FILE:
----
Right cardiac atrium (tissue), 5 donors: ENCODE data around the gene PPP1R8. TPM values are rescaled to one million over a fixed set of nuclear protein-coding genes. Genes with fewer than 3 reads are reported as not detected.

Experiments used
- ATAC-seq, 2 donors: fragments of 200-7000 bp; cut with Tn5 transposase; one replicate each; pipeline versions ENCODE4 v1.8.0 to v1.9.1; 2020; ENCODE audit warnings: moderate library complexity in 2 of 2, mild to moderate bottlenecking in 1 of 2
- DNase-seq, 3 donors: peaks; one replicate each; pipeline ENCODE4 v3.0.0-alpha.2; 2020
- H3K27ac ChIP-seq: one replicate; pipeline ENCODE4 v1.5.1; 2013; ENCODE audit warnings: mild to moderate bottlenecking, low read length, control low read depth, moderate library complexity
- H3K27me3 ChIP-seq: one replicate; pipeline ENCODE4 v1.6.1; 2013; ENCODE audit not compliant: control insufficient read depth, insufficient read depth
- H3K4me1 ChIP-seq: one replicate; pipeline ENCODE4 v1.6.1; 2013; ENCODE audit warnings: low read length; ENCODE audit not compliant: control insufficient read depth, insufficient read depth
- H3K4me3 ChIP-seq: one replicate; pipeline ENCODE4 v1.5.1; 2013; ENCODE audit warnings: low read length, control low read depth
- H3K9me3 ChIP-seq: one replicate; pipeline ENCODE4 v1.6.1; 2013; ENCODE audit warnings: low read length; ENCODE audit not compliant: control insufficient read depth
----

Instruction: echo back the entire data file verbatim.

Right cardiac atrium (tissue), 5 donors: ENCODE data around the gene PPP1R8. TPM values are rescaled to one million over a fixed set of nuclear protein-coding genes. Genes with fewer than 3 reads are reported as not detected.

Experiments used
- ATAC-seq, 2 donors: fragments of 200-7000 bp; cut with Tn5 transposase; one replicate each; pipeline versions ENCODE4 v1.8.0 to v1.9.1; 2020; ENCODE audit warnings: moderate library complexity in 2 of 2, mild to moderate bottlenecking in 1 of 2
- DNase-seq, 3 donors: peaks; one replicate each; pipeline ENCODE4 v3.0.0-alpha.2; 2020
- H3K27ac ChIP-seq: one replicate; pipeline ENCODE4 v1.5.1; 2013; ENCODE audit warnings: mild to moderate bottlenecking, low read length, control low read depth, moderate library complexity
- H3K27me3 ChIP-seq: one replicate; pipeline ENCODE4 v1.6.1; 2013; ENCODE audit not compliant: control insufficient read depth, insufficient read depth
- H3K4me1 ChIP-seq: one replicate; pipeline ENCODE4 v1.6.1; 2013; ENCODE audit warnings: low read length; ENCODE audit not compliant: control insufficient read depth, insufficient read depth
- H3K4me3 ChIP-seq: one replicate; pipeline ENCODE4 v1.5.1; 2013; ENCODE audit warnings: low read length, control low read depth
- H3K9me3 ChIP-seq: one replicate; pipeline ENCODE4 v1.6.1; 2013; ENCODE audit warnings: low read length; ENCODE audit not compliant: control insufficient read depth